Univocity and Analogy: A Comparative Study of Gilbert Ryle and Martin Heidegger

Joshua Harris

About author

Joshua Harris
Trinity Western University
email|: Joshualeeharris0@gmail.com

Abstract


The work of Gilbert Ryle maintains a notable proximity to the philosophical disposition assumed by the phenomenology of Martin Heidegger. This is due largely to their critiques of the Cartesian tradition of philosophical anthropology. By employing the metaphysical positions of univocity and analogy as a hermeneutical device, this study attempts to draw out the fundamental differences between the projects of Ryle and Heidegger. It is my contention that Ryle is not a phenomenologist precisely because he affirms the Scotist doctrine of the univocity of being. In contrast, Heidegger is a phenomenologist precisely because he disaffirms univocity in favor of a modified version of Thomistic analogy. By recalling this important debate in medieval metaphysics, it is possible to gain important resources for debate between the “analytic” and “continental” camps – at least insofar as those labels correspond to the figures of Ryle and Heidegger in a meaningful way.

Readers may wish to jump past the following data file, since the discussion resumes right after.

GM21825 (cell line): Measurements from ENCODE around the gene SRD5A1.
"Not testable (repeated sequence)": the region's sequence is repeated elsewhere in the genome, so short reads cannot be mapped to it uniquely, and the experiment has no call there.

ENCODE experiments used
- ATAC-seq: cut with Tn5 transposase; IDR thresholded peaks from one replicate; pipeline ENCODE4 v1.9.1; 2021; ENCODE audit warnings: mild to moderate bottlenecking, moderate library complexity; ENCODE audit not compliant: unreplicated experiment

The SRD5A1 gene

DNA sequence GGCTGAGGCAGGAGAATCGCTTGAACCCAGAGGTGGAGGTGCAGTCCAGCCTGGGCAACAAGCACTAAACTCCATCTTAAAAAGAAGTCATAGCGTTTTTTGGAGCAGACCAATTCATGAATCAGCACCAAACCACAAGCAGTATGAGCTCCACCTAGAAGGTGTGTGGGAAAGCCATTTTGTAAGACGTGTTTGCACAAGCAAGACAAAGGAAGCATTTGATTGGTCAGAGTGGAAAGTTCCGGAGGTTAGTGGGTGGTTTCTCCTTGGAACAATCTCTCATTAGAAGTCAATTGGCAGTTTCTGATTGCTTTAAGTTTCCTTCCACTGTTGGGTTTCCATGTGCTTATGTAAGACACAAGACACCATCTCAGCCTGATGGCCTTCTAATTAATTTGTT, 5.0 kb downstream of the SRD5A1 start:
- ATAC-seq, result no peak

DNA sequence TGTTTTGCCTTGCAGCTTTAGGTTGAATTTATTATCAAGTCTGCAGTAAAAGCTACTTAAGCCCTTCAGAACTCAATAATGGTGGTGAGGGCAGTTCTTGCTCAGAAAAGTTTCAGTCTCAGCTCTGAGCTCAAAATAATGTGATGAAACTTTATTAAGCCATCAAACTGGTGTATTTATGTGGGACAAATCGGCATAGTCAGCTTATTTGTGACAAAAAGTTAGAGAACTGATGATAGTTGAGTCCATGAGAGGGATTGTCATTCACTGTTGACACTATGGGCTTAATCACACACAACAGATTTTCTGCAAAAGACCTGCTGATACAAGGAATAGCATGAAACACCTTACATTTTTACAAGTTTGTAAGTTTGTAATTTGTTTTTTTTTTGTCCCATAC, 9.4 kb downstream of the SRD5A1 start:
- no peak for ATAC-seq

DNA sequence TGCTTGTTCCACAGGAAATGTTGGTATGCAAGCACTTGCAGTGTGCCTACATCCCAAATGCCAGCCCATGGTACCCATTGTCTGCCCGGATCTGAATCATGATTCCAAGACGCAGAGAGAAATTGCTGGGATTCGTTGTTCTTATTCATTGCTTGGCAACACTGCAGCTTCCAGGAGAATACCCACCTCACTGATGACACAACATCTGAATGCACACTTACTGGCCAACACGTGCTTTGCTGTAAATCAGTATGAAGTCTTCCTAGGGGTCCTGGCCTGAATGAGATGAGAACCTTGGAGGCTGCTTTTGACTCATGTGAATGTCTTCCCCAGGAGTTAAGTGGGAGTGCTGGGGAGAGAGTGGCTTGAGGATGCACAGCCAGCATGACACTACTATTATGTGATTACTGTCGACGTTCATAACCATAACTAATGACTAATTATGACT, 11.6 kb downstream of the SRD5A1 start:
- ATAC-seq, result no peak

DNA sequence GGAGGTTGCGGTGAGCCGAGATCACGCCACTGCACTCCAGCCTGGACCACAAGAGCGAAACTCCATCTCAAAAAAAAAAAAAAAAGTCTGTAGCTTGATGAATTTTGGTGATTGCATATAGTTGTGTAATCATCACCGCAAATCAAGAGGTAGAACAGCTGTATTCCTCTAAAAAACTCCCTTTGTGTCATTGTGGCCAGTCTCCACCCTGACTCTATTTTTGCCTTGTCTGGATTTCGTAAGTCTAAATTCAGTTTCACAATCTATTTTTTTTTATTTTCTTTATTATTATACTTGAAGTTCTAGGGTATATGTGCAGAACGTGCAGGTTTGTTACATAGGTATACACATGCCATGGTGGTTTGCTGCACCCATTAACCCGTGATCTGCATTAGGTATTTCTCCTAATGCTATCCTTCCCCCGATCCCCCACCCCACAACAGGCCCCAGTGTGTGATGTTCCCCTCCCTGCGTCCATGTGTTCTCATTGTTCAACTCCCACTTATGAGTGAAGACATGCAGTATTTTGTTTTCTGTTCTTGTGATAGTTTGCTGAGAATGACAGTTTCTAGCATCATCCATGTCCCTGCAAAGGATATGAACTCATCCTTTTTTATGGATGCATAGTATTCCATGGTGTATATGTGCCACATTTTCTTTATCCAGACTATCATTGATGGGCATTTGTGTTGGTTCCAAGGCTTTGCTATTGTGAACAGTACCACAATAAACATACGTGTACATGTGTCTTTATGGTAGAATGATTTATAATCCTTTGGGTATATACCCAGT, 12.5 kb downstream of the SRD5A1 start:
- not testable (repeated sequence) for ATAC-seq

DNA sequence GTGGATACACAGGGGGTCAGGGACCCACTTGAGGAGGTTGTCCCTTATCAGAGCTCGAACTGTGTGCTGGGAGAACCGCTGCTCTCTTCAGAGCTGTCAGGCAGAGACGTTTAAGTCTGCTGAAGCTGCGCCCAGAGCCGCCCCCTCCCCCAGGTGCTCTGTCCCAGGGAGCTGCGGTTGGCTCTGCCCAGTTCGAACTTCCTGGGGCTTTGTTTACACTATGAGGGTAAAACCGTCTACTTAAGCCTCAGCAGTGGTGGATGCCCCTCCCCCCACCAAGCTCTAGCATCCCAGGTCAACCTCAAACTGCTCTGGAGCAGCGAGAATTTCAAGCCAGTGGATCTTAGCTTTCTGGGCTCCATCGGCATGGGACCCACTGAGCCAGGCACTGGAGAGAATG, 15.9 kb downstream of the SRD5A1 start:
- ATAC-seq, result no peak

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References


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DOI:

http://dx.doi.org/10.13153/diam.34.2012.497

Article links:

Default URL: http://www.diametros.iphils.uj.edu.pl/index.php/diametros/article/view/497
English abstract URL: http://www.diametros.iphils.uj.edu.pl/index.php/diametros/article/view/497/en

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